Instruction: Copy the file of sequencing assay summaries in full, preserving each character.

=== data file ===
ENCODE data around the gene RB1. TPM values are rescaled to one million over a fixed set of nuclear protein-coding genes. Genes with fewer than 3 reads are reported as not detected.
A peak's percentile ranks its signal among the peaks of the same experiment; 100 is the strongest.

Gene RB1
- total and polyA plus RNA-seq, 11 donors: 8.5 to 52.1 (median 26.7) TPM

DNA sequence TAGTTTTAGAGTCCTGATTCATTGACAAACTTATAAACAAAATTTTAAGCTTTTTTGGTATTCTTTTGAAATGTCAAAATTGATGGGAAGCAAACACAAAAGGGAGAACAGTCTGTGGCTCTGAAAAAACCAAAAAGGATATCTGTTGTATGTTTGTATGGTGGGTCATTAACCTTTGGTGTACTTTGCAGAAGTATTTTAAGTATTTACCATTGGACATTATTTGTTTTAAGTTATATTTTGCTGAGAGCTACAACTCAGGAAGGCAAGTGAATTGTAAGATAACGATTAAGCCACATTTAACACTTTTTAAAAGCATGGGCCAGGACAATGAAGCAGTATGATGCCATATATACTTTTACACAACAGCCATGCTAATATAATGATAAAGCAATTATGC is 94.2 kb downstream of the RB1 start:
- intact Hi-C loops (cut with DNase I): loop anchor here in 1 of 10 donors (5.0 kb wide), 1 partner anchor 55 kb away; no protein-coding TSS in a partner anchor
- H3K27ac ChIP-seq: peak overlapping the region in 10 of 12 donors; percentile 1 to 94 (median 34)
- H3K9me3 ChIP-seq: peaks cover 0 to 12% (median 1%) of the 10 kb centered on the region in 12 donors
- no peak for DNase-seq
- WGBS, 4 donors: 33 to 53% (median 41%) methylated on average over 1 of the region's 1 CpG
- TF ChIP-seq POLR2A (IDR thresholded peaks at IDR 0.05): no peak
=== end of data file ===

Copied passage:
ENCODE data around the gene RB1. TPM values are rescaled to one million over a fixed set of nuclear protein-coding genes. Genes with fewer than 3 reads are reported as not detected.
A peak's percentile ranks its signal among the peaks of the same experiment; 100 is the strongest.

Gene RB1
- total and polyA plus RNA-seq, 11 donors: 8.5 to 52.1 (median 26.7) TPM

DNA sequence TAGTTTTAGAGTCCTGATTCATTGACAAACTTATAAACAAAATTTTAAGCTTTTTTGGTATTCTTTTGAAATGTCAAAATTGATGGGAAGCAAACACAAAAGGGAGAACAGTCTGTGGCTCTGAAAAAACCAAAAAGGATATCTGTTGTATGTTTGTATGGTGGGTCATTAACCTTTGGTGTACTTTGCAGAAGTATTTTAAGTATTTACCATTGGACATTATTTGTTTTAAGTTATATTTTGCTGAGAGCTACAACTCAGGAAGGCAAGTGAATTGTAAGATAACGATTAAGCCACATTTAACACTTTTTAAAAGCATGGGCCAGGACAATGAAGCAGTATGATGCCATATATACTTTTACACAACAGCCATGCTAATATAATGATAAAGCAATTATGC is 94.2 kb downstream of the RB1 start:
- intact Hi-C loops (cut with DNase I): loop anchor here in 1 of 10 donors (5.0 kb wide), 1 partner anchor 55 kb away; no protein-coding TSS in a partner anchor
- H3K27ac ChIP-seq: peak overlapping the region in 10 of 12 donors; percentile 1 to 94 (median 34)
- H3K9me3 ChIP-seq: peaks cover 0 to 12% (median 1%) of the 10 kb centered on the region in 12 donors
- no peak for DNase-seq
- WGBS, 4 donors: 33 to 53% (median 41%) methylated on average over 1 of the region's 1 CpG
- TF ChIP-seq POLR2A (IDR thresholded peaks at IDR 0.05): no peak